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From the moment in which He created man, God required that one day in seven should be consecrated to Himself; and however this requisition may have formed the basis for much that is peculiar in the Jewish economy, the requisition itself must belong to all ages.
I. The Fourth Commandment differs from every other in the Decalogue in that it is not the authoritative publication of a law which might have been ascertained by natural religion. It is a sign, high, clear, and beautiful as the rainbow, that God is not unmindful of this earth, and has made known to it His will, and watches over its history.
II. The keeping of a Sabbath was a sign or symbol by which the Israelites might know what God they worshipped, even a God that could sanctify His worshippers.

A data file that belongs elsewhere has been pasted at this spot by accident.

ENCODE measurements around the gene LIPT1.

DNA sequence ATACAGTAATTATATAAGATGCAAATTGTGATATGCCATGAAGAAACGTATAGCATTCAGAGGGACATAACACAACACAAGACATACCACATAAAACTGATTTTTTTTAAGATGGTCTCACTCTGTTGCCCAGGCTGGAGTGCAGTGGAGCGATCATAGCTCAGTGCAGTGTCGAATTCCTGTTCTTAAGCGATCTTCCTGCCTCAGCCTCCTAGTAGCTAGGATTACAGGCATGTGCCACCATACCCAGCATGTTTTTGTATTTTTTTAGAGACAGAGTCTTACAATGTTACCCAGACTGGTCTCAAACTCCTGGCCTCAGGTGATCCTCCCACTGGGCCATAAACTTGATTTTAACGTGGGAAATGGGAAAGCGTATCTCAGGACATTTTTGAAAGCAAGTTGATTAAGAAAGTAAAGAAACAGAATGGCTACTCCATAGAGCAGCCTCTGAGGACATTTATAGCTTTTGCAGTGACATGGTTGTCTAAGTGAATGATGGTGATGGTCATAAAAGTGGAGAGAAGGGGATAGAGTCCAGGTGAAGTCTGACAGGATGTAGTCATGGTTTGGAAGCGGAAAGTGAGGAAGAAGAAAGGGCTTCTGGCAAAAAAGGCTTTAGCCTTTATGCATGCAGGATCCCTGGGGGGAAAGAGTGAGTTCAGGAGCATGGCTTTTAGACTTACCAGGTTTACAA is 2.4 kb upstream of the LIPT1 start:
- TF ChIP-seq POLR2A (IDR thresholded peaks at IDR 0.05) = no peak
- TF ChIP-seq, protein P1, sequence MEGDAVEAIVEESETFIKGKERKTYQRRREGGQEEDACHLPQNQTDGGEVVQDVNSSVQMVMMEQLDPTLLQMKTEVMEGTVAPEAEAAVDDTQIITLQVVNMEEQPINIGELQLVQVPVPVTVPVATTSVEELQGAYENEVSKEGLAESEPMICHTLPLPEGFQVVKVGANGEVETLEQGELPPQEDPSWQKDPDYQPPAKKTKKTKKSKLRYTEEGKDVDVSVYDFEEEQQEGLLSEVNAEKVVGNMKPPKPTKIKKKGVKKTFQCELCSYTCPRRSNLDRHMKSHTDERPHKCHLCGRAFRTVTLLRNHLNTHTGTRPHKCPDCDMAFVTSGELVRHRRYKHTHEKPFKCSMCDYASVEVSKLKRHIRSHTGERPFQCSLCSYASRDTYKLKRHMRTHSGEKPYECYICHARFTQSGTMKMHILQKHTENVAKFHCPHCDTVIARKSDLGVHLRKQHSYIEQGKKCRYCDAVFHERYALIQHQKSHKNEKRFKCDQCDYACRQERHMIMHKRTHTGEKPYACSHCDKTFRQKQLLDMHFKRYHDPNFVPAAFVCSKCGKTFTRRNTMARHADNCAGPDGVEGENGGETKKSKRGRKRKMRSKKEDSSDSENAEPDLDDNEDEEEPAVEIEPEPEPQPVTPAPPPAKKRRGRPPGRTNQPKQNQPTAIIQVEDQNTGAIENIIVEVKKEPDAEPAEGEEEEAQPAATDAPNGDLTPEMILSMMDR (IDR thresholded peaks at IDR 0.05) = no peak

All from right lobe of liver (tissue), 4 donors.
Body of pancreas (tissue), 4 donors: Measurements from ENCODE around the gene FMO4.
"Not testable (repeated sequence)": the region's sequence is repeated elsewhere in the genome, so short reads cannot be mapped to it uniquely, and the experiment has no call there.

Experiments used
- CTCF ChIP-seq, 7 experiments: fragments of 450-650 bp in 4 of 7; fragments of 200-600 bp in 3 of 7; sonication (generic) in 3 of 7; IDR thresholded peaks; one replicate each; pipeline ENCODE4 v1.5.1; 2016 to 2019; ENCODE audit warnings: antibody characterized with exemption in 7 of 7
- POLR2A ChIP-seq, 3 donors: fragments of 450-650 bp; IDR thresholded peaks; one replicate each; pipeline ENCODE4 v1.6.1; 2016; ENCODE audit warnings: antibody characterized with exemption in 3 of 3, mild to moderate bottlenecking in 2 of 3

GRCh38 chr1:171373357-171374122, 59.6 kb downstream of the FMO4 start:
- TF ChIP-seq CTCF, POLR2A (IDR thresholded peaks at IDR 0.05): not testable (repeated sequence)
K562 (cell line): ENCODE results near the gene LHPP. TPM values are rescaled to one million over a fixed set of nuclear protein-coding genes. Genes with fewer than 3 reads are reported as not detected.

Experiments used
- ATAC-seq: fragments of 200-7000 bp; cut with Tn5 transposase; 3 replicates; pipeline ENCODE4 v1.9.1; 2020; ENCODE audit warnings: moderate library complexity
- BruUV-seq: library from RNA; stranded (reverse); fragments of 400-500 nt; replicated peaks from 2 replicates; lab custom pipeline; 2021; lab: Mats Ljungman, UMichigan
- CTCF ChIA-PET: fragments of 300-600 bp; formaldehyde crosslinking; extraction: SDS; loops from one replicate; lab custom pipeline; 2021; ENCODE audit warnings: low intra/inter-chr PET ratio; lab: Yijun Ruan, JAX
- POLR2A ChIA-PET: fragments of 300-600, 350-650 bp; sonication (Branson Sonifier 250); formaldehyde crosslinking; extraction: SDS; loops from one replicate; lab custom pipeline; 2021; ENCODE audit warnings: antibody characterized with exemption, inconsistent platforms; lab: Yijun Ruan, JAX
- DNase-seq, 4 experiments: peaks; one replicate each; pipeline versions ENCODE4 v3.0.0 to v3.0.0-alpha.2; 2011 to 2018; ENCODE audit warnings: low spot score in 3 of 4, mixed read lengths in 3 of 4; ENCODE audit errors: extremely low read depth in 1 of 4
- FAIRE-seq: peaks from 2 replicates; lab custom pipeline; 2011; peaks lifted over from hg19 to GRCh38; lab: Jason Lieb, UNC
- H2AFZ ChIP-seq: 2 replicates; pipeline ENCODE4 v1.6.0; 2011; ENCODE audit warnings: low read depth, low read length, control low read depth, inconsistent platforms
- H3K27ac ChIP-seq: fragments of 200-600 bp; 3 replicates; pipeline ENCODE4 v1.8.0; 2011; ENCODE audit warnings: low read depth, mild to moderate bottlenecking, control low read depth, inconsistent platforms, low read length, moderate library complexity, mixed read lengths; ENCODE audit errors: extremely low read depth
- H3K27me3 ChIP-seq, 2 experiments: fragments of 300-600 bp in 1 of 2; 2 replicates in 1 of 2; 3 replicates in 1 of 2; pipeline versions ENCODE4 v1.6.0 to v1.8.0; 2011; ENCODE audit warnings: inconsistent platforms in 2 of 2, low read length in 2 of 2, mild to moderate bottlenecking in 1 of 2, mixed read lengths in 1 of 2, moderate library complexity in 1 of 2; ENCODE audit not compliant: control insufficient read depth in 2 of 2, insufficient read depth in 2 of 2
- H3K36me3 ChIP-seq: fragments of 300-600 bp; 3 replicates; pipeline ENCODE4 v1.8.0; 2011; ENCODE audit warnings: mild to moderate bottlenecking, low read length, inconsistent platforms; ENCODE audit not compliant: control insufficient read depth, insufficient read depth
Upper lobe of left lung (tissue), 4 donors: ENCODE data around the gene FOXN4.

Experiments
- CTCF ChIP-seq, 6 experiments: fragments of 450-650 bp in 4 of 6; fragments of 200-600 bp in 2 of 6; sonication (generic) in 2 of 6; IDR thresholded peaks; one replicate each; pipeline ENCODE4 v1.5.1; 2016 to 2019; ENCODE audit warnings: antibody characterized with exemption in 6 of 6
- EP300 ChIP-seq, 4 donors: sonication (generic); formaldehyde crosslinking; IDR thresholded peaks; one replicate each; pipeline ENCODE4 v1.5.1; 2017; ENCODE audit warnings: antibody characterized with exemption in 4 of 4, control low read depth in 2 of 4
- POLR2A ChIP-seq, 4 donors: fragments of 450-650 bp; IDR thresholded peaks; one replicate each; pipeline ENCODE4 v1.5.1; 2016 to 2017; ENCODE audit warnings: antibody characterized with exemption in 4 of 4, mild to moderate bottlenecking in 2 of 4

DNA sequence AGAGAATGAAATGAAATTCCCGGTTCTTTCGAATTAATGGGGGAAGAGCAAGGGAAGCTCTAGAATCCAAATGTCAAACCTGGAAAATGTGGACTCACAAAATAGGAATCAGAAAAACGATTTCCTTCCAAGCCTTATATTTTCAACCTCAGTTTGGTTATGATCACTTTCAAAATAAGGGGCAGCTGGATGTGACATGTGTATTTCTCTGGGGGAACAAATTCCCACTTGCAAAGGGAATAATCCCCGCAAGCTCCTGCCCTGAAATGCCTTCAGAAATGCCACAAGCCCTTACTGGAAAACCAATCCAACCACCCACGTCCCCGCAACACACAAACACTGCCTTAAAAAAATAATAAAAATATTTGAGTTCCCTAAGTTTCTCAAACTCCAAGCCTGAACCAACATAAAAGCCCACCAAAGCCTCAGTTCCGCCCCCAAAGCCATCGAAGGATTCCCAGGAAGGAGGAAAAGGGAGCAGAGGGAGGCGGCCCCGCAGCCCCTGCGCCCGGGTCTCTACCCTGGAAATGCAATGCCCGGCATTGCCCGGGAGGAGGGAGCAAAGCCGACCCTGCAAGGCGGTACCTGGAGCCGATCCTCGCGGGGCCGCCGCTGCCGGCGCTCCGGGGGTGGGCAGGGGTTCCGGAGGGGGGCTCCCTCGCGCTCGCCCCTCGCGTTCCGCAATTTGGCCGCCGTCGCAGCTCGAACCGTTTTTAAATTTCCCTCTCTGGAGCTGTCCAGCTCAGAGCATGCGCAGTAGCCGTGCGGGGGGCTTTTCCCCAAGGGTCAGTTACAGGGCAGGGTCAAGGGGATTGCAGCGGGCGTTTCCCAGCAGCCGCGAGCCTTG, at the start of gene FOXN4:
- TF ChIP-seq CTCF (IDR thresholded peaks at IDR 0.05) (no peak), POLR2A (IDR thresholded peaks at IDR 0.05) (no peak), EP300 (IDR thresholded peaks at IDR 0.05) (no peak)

III. The commandment decides the proportion of time that we are to devote to God. After every six days of labour there is to be a solemn rest.
IV. By keeping the Sabbath the Israelites acknowledged Jehovah as Creator, and commemorated their deliverance from Egypt. We do the same in keeping the Christian Sabbath. As amongst the Jews the Sabbath was made to fall on the day of their deliverance from Pharaoh, so amongst the Christians it should fall on the day when their redemption was completed. With the Jews the Sabbath was a sign that their God had vanquished the Egyptians, divided the Red Sea, and led the nation to Canaan; with us it is a sign that our God hath defeated Satan, cleft the waters of death, and opened a way to the heavenly Canaan.
H. Melvill, Penny Pulpit, No. 2461.
References: Exodus 31:16 , Exodus 31:17 . S. Cox, Expositions, 3rd series, p. 366. Exodus 31:18 . Parker, vol. ii., p. 258.
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Nicoll, William R. "Commentary on Exodus 31". "Sermon Bible Commentary". https://www.studylight.org/
the Fifth Week after Easter